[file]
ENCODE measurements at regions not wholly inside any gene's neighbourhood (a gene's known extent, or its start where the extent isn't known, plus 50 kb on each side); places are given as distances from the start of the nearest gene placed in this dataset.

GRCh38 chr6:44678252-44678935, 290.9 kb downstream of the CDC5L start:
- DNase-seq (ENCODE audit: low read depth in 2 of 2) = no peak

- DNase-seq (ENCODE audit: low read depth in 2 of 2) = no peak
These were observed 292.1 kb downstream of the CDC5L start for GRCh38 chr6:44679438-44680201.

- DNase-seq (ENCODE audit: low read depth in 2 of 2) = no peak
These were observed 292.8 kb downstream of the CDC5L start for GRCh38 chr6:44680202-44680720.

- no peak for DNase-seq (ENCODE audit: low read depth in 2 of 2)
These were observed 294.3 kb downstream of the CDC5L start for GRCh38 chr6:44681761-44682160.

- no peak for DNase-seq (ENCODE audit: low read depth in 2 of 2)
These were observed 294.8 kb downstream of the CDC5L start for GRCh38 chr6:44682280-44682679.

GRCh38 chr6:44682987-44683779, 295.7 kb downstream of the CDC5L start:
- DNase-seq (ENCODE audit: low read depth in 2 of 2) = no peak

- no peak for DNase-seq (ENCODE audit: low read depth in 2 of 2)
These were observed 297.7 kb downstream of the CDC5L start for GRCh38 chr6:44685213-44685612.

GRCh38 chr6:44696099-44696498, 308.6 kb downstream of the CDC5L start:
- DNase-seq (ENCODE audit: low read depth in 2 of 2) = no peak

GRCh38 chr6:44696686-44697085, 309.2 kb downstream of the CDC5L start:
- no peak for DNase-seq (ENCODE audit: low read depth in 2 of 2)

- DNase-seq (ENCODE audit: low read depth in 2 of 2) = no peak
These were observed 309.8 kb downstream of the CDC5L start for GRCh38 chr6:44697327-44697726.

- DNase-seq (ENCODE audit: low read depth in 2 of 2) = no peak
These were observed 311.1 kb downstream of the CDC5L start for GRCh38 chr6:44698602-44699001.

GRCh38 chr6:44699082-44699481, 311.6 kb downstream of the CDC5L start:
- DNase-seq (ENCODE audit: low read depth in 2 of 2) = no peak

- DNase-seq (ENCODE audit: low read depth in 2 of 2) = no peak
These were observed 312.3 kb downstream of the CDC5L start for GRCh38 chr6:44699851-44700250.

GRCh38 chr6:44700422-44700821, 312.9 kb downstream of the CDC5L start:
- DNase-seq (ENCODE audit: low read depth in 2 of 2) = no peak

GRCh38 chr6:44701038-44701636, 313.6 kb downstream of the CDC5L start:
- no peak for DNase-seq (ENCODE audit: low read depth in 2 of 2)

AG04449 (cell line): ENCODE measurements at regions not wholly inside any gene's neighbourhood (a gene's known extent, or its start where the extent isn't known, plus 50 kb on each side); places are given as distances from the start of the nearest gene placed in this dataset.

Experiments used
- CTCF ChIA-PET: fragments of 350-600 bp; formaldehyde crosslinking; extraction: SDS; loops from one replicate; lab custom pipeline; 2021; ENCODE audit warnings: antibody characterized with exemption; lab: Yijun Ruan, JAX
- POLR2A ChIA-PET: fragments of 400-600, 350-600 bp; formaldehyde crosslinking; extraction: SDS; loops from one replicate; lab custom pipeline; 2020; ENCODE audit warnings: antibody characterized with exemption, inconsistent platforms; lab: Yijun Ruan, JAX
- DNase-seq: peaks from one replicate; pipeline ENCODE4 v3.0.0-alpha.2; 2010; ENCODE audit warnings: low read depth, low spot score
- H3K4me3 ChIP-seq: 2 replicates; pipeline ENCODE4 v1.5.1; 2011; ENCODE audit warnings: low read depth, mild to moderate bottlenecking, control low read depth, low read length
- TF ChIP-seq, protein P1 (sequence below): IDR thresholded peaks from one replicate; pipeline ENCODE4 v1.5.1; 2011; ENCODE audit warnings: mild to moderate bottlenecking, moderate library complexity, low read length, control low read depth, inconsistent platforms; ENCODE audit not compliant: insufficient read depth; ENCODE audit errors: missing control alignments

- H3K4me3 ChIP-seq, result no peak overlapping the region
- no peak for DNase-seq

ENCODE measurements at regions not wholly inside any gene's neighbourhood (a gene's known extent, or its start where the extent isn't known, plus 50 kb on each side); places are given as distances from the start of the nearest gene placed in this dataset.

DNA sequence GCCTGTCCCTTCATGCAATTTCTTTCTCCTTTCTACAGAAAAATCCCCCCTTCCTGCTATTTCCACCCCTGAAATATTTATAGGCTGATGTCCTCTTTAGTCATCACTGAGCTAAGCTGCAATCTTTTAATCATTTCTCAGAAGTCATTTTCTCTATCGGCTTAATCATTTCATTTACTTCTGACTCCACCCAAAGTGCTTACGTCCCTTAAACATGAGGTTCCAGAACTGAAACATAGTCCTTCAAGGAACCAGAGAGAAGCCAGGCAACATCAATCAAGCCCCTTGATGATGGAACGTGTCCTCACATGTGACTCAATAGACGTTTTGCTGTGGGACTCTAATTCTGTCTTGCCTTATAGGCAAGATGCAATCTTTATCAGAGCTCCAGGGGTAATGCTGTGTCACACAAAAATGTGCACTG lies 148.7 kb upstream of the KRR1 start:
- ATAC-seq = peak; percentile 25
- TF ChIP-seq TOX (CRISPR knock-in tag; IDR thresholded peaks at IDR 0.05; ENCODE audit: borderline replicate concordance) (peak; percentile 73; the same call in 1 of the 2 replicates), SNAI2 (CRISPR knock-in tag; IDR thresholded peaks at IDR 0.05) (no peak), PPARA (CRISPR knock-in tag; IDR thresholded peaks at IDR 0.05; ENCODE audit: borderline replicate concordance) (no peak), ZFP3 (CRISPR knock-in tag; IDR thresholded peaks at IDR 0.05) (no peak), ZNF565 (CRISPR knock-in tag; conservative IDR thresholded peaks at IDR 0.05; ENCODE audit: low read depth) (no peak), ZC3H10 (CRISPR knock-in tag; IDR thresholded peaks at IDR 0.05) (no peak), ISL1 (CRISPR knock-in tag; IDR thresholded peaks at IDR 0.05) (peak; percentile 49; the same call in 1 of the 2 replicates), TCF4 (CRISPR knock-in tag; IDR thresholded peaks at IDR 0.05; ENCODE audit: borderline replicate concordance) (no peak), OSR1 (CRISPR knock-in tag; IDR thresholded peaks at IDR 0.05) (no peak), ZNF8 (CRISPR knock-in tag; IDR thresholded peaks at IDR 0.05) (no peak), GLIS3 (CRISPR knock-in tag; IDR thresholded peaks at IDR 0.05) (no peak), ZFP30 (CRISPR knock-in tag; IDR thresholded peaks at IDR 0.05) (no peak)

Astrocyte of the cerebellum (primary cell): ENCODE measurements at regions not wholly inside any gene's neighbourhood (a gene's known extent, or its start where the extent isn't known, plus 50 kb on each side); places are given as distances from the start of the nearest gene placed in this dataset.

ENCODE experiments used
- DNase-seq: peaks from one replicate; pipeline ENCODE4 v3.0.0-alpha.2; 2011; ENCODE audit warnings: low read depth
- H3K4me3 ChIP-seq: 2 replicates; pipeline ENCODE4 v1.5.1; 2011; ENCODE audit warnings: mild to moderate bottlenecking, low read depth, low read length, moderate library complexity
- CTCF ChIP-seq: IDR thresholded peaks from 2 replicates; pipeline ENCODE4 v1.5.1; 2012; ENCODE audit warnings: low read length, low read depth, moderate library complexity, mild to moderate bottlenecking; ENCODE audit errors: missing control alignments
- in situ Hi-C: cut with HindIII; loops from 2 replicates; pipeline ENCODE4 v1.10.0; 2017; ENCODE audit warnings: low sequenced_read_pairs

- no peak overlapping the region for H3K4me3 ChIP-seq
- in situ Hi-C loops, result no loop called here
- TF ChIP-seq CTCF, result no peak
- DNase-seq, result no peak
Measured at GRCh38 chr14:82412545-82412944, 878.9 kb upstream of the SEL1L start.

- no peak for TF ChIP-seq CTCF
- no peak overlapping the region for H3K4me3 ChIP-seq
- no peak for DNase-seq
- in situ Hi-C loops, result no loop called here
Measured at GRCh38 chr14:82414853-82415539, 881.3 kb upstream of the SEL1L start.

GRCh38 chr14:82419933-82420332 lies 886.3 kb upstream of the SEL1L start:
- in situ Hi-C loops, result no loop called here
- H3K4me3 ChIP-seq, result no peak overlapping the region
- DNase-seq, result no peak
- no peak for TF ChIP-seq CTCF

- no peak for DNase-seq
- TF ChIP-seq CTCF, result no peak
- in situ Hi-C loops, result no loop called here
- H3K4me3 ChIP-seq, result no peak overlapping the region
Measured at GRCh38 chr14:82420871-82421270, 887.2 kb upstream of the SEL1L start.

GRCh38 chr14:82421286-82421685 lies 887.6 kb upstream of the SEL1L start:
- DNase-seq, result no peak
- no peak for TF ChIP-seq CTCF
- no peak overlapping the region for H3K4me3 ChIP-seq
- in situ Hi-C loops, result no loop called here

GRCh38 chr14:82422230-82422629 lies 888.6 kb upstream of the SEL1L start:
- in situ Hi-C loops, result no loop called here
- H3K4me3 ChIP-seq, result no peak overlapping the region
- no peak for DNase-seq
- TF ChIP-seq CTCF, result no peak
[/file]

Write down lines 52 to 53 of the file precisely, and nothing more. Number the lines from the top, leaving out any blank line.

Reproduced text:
- in situ Hi-C loops, result no loop called here
- TF ChIP-seq CTCF, result no peak